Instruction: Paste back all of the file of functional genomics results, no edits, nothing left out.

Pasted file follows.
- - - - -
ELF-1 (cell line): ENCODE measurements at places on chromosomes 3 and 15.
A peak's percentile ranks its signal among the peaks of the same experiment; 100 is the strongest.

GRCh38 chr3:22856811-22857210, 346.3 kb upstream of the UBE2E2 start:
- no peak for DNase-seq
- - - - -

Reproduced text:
ELF-1 (cell line): ENCODE measurements at places on chromosomes 3 and 15.
A peak's percentile ranks its signal among the peaks of the same experiment; 100 is the strongest.

GRCh38 chr3:22856811-22857210, 346.3 kb upstream of the UBE2E2 start:
- no peak for DNase-seq